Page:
The simplest way to compute the climate of 20-30 or more years in the future, is to build a system at least as complex as the climate own’s . In other words, the Earth’s climate is its own simplest multidecadal computer.

Since “climate” is usually taken as a multi-decadal concept, then perhaps we can move the forecast of what next season will bring, into meteorology.  Of course, before anybody says anything, no, I do not think meteorology is “inferior” to climatology.

ADDENDUM #3: many thanks to Douglas Hoyt for pointing out that Roger Pielke Jr. has just published a blog and article along the same lines of thought

Rather than basing decision-making on a predict (probabilistically of course) then act model, we may have to face up to the fact that skillful prediction of variables of interest to decision makers may simply not be possible. And even if it were possible, we would not be able to identify skill on the same time scales as decisions need to be made. The consequence of this line of argument is that if stationarity is indeed dead, then it has likely taken along with it fanciful notions of foreseeing the future as the basis for optimal actions. Instead, it may be time to rethink how we make decisions in the face of not simply uncertainty, but fundamental and irreducible ignorance

The Soft Science Of Climatology

Virtual kisses and hugs to Richard Black of BBC Science News fame for his recent “A questioning climate” blog, the work of somebody whose eyes may have just seen some climate sensibility:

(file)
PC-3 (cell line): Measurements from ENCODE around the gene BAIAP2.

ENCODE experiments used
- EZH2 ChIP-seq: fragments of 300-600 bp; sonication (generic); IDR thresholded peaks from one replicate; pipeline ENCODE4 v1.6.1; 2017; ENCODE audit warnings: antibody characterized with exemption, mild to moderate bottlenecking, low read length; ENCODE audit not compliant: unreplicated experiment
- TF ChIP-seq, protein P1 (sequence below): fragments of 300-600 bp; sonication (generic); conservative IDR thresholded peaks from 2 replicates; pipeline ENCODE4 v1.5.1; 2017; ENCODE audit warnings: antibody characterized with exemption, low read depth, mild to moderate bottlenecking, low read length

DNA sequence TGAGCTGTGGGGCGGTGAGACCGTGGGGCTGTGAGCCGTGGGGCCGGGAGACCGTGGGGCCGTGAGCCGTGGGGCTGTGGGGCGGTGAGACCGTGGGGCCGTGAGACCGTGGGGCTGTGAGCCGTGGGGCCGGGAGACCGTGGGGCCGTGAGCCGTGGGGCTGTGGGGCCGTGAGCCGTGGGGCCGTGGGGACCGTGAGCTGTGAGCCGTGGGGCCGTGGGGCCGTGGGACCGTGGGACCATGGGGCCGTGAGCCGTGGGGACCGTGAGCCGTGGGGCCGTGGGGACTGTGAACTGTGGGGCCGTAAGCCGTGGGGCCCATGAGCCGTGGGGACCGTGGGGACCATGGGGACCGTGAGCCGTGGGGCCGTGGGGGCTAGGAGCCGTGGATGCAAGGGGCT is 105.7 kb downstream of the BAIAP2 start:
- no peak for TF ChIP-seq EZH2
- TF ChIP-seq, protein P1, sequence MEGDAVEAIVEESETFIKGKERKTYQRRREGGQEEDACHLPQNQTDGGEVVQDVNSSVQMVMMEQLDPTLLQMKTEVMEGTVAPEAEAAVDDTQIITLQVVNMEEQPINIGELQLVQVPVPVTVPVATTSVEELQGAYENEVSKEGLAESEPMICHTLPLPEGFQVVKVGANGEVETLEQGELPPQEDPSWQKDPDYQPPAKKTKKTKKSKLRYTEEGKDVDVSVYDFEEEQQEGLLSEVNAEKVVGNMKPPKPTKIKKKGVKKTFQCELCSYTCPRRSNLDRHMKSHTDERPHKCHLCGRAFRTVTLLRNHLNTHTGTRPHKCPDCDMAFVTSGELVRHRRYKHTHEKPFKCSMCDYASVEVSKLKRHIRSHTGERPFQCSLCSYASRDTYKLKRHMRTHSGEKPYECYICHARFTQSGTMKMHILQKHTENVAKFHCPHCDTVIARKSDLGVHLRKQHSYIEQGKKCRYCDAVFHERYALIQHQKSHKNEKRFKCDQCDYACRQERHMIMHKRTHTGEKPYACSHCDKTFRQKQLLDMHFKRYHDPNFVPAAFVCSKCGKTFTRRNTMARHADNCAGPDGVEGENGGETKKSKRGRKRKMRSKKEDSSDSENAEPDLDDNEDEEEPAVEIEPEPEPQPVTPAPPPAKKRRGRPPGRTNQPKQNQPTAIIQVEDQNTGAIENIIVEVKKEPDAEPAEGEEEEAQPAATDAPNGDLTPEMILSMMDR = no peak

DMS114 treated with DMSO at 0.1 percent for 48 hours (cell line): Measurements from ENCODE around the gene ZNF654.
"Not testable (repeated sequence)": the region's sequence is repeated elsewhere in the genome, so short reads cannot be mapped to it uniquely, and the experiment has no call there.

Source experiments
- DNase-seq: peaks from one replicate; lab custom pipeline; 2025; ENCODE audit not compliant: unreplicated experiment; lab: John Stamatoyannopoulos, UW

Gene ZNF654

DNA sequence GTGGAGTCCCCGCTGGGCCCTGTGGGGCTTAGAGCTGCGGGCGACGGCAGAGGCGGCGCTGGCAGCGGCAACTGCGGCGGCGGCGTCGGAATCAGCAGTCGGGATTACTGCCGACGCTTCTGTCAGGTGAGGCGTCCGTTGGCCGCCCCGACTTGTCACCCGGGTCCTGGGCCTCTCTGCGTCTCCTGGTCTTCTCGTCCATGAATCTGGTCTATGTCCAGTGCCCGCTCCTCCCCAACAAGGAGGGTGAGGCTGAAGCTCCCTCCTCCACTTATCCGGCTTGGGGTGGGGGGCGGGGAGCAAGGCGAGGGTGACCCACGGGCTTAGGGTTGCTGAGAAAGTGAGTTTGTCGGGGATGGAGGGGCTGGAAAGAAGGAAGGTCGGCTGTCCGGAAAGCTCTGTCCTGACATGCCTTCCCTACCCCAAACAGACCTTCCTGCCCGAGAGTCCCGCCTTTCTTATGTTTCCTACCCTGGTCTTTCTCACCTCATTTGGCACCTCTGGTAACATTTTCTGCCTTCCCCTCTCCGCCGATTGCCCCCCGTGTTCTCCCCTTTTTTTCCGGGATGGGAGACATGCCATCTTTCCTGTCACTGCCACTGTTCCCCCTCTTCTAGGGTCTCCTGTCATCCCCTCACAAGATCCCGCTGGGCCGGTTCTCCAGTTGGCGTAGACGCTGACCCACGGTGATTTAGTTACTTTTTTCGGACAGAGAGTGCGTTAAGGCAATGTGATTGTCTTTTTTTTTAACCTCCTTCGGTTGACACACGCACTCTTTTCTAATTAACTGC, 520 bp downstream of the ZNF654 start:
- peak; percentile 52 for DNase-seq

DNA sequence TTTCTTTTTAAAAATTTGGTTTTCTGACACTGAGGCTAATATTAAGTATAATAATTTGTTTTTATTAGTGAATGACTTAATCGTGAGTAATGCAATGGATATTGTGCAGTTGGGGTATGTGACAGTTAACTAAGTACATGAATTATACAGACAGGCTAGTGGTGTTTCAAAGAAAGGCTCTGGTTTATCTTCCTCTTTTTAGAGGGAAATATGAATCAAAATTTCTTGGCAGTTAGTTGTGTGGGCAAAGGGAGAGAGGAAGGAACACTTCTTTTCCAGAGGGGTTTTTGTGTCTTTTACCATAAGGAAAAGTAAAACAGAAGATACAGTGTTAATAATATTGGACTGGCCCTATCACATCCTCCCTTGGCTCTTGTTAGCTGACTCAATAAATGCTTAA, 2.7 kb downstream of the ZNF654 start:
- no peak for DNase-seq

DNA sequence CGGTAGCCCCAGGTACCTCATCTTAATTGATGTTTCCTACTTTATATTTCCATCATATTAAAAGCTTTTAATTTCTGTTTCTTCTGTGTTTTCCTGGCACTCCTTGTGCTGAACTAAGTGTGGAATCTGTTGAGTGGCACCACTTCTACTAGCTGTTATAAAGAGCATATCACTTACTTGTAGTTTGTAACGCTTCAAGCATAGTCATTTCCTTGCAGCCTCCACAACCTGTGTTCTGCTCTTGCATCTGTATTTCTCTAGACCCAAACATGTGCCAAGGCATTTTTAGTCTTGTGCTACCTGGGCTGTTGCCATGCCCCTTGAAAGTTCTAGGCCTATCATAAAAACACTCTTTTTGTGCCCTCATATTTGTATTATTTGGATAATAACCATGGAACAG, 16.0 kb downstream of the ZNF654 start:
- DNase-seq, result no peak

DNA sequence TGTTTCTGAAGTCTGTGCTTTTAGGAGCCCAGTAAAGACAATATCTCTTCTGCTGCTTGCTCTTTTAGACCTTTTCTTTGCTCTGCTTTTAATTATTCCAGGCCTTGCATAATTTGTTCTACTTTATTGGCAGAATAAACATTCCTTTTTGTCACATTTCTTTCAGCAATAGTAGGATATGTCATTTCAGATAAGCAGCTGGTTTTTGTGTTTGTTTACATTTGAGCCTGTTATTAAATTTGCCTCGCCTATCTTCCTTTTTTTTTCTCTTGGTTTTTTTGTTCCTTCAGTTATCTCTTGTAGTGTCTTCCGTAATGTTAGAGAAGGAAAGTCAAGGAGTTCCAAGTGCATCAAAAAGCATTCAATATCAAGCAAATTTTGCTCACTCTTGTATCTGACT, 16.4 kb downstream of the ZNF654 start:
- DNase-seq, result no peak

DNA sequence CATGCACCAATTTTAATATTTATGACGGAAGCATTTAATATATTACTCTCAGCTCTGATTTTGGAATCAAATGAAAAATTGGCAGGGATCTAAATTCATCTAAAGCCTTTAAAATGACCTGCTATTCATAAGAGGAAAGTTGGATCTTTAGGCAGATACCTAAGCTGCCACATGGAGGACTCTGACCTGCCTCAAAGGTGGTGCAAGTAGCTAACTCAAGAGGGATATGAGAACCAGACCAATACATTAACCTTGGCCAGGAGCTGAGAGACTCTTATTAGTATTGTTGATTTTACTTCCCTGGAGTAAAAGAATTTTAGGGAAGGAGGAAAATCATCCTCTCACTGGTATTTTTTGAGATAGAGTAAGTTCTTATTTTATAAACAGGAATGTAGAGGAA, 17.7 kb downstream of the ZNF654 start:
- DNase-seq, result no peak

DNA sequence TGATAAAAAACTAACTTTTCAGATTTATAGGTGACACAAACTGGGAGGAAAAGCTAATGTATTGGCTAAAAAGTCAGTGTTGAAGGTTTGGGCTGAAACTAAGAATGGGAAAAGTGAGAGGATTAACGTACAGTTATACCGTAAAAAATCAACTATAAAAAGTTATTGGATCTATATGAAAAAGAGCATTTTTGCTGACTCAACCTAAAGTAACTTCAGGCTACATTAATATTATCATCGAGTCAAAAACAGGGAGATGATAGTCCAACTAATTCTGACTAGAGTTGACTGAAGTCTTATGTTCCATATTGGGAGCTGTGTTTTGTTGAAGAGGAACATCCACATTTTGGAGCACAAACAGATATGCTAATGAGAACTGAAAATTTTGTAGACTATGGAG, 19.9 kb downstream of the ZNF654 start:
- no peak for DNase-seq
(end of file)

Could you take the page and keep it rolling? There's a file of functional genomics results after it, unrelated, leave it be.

[…] In earlier years of reporting climate change, news media were regularly accused of attributing any unusual or extreme weather events to climate change – and often the accusations were justified. […]

some scientists have on occasion gone beyond the data in arguing that climate change will bring global catastrophe […]

clearly, highly intelligent, highly educated people can look at the same set of scientific evidence and come to radically different conclusions – not, perhaps, on the basic issue of whether climate change is or isn’t happening, but certainly on what the pace is likely to be and what threat it poses. […]

These are all disparate elements of a complex picture. How do you rate them? Which do you regard as more or less important?

We are back to what you believe; and if Chris Field sees catastrophe in the picture before him, he is entitled to say so, just as Vicky Pope or Mike Hulme are entitled to urge restraint. […]

On this issue of climate understanding as a (personal) belief, I would especially like to quote the last part of Black’s blog:

Individual pieces of research rarely prove anything by themselves […] In the meantime, scientists, politicians and Joe and Joanna Bloggs down the pub are all entitled to give their own assessments, and often there is a fair amount of belief involved, even for the scientists.

To me, there’s little wrong with that. It’s what we do with politics and football and music and film, and I don’t see why climate discourse should be different.

There are facts out there, and we should recognise them as such, just as we should with medicine and social issues and economics; but there is freedom to believe too, and that, the last time I looked, was supposed to be a universal human right.